Wednesday, May 24, 2017

The Power of Responding to Your Baby

Most of the posts on this blog so far have been geared toward helping children talk.  This one is, too (after all, why else would it be on a blog called “Child Talk”?!), but with a slightly different twist.  In this post, we’re delving into the world of infant sounds and parent responses to those sounds. Why? Because long before children say their first words, they’re learning all about how the world of speech and language works. And it turns out that mothers play a big part in this process. (I’ll mention here that dads play a big part, too, of course! It’s just that most of the research has to do with moms.  Sorry, dads!) 

One important strategy for helping infants eventually learn the power of words is called contingent vocal imitation, which is a fancy title for a really simple concept. This strategy is all about what parents do in response to their infants’ vocalizations. In other words, when a child coos (makes those sweet, soft vowel sounds), babbles (“bababa” or “badagaba”), or makes any noise at all, what do parents do in response to these sounds?  It turns out that if parents imitate their baby’s sounds, their baby will then make more sounds.  Specifically, their baby is likely to vocalize more often (Pelaez, M., Virues-Ortega, J., & Gewirtz, J., 2011; Dunst, Gorman & Hamly, 2010). This is important because when a baby vocalizes more frequently, people respond more. When people respond more….(you guessed it)...babies vocalize more! In the process, infants learn that their vocalizations have a huge impact on the world around them. They come to understand that they can use sounds to communicate with others. And, boom, language emerges.

Imitation of your baby’s sounds isn’t the only option for responding to his vocalizations, though.  You can also respond by simply acknowledging that he made a noise (“mmm hmmm”), by labeling what he sees (“a dog!”), by commenting on some aspect of what he is looking at (“it’s so pretty!”) or by explaining what he wants (“you want your blanket!”).  Researchers have found that a mom’s “sensitive” responses to her infant’s vocalizations are related to increases in infant vocalizations at 8-14 months of age and to an increased use of words and gestures at 15 months (Gros-Louis, West, & King, 2014). “Sensitive” is defined as acknowledging an infant vocalization in a way that is directly connected to whatever the infant was seeing or doing when he made a sound.  It’s contrasted with a “redirective” approach in which mothers essentially change the topic by directing their infant to look at or pay attention to something else.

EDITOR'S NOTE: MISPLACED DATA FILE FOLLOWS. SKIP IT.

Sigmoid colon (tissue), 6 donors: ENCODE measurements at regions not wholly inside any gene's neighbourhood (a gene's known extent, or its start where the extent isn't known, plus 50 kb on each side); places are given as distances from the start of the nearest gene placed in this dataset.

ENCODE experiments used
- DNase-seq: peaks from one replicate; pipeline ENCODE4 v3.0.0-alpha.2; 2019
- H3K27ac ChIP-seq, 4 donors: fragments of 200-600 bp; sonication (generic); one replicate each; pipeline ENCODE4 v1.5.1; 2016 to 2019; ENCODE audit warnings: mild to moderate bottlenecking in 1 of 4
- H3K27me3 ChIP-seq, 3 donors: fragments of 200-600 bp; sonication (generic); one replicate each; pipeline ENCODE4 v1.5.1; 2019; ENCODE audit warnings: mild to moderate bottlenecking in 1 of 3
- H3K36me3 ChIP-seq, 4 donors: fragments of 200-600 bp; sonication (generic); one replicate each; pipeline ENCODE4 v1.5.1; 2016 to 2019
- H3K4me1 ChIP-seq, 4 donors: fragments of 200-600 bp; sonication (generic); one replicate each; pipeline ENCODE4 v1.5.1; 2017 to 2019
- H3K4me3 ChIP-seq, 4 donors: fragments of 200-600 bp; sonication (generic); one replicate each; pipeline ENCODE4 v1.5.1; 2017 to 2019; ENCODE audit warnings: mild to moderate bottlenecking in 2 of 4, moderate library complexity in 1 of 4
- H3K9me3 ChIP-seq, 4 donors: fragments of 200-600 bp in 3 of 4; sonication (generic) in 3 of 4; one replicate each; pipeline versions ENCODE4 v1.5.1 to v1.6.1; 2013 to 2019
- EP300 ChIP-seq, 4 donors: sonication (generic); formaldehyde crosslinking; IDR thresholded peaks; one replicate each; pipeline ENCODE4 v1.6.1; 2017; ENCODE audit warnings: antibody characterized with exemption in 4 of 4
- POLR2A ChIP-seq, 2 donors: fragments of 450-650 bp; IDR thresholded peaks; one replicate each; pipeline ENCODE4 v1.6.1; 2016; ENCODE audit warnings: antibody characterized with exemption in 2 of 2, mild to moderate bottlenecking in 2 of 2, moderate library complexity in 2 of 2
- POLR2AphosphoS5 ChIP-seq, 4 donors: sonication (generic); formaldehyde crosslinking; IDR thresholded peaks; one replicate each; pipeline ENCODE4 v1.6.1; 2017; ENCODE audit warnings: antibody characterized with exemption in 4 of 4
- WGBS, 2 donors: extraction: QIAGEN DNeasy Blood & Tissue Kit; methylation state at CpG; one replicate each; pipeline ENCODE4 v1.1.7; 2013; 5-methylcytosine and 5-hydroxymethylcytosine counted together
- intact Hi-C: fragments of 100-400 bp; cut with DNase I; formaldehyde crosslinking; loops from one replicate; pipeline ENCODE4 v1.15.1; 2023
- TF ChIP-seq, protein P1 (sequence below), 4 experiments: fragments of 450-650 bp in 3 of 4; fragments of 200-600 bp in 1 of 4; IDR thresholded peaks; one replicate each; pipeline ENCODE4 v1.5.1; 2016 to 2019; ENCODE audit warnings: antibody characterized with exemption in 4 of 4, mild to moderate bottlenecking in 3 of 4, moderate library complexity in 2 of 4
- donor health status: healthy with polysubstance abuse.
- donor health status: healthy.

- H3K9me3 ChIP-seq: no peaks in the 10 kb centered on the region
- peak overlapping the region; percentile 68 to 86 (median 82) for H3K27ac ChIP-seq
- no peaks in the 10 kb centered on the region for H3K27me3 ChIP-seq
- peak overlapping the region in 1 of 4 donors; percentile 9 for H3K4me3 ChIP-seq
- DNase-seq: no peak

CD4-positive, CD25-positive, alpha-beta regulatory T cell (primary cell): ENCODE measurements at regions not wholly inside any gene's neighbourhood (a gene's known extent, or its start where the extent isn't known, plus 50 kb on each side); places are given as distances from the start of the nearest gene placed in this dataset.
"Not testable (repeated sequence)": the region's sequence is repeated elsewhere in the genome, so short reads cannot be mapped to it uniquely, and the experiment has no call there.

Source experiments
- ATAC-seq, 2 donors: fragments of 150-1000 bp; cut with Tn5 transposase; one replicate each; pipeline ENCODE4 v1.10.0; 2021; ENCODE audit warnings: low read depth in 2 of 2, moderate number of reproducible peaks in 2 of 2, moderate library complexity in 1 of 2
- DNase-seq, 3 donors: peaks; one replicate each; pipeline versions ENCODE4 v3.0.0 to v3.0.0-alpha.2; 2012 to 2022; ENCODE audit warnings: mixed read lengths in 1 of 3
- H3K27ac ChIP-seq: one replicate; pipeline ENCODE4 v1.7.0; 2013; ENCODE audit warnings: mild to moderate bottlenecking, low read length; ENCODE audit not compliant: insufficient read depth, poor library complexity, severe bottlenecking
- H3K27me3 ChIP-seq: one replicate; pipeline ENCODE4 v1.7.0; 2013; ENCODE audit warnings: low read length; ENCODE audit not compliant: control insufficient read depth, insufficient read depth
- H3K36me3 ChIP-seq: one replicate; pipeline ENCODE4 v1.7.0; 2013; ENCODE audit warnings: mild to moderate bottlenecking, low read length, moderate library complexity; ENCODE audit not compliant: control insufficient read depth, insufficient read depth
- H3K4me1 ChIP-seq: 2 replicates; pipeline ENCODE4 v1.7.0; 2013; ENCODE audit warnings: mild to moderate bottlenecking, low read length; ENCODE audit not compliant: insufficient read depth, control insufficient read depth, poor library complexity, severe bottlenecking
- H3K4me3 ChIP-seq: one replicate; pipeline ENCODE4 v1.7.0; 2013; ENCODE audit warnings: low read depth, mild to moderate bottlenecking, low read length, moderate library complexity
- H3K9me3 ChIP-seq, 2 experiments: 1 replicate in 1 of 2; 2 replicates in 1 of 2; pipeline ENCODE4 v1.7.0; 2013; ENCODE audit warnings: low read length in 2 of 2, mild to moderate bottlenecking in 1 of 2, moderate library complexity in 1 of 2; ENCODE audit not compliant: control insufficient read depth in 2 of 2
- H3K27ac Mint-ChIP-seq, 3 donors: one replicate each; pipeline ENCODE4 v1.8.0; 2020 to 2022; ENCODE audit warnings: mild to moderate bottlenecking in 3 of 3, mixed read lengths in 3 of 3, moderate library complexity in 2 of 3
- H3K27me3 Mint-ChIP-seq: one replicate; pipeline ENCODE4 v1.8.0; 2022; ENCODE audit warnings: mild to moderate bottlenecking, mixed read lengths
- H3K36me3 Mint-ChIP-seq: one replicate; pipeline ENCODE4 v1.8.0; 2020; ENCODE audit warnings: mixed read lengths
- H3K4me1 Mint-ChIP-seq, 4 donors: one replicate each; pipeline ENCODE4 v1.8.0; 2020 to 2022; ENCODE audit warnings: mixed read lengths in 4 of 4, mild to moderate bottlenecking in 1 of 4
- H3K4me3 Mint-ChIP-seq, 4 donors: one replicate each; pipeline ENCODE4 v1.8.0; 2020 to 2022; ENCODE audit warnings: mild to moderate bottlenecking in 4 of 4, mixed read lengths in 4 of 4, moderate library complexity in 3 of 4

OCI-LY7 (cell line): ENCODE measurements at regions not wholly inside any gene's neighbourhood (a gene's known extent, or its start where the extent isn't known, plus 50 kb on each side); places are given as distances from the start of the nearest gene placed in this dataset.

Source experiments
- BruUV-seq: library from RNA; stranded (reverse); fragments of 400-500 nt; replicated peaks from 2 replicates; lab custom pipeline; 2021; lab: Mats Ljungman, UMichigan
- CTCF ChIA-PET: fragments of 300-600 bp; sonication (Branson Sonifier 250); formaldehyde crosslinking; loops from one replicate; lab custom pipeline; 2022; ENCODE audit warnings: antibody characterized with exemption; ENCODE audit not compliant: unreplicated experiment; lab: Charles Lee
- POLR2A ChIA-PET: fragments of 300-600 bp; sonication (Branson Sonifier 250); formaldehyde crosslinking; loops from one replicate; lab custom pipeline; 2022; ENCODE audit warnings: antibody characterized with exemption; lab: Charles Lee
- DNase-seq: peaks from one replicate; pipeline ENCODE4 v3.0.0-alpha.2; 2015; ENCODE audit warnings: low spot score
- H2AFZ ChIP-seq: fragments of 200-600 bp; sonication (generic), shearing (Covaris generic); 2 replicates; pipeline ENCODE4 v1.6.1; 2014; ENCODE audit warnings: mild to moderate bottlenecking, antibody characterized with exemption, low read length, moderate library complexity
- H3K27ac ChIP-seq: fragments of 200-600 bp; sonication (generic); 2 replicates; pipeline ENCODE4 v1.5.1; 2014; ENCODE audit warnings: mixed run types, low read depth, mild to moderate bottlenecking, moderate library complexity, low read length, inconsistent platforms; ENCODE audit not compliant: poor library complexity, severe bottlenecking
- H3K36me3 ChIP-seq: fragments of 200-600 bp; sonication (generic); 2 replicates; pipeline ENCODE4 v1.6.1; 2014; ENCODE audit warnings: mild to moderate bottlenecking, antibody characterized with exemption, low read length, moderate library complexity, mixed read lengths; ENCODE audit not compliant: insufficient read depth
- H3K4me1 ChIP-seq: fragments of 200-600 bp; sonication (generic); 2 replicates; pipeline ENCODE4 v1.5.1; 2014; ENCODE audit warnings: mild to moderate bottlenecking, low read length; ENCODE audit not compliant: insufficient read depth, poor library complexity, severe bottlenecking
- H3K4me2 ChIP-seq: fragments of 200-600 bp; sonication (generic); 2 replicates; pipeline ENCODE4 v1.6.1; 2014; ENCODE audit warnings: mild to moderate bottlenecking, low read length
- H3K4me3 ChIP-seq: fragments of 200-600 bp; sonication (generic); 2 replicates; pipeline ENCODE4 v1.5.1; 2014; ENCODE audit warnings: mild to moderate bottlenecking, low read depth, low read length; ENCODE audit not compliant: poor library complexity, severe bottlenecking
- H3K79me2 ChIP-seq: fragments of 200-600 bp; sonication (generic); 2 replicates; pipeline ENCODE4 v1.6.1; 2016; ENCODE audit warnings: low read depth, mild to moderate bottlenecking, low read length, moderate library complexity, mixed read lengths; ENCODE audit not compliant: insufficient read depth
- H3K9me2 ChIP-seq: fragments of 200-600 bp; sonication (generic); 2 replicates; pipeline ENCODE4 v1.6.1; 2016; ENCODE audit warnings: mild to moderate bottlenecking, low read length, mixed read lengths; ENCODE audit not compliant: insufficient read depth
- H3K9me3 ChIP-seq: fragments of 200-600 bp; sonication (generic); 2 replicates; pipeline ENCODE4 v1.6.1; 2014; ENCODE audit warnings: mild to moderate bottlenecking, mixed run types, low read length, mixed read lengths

So, the bottom line is this: Listen to your infant! When she vocalizes, respond!  If she’s on the younger side (0-6 months), imitate her sounds - she might just imitate right back.  Even if she doesn’t, she’s likely to vocalize more across time - which gives you more opportunity to respond and gives her increased opportunities to understand that her sounds have an impact on her world.  If she’s older (6-12 months or so), you can still imitate her sounds, but you might also pay close attention to what she’s looking at and respond to that (“Oh, a puppy!” or “It’s so pretty!’ or “You want your bottle?”).  The key is in responding to your infant, rather than directing her to look at things or requiring her to make sounds upon your command. Instead: Wait. Watch. Listen. Respond.  

If this all this sounds familiar, it’s because I’ve written about similar concepts before, as it relates to using self talk and parallel talk with toddlers. And if you think you’re already doing this, you probably are! Much of the time, these strategies come pretty naturally to parents.  Now, though, you know why it’s such a powerful thing to do.  Happy babbling!

Dunst, C. J., Gorman, E., Hamby, D. W. (2010). Effects of adult verbal and vocal contingent responsiveness on increases in infant vocalizations.  CELL Reviews, 3, 1-11. 

Gros-Louis, J., West, M, & King, A. (2014). Maternal responsiveness and the development of directed vocalizing in social interactions. Infancy, 19 (4), 285-408

Pelaez, M., Virues-Ortega, J., Gewirtz, J. (2011). Reinforcement of Vocalizations through Contingent Vocal Imitation.  Journal of Applied Behavior Analysis, 44, 33-40

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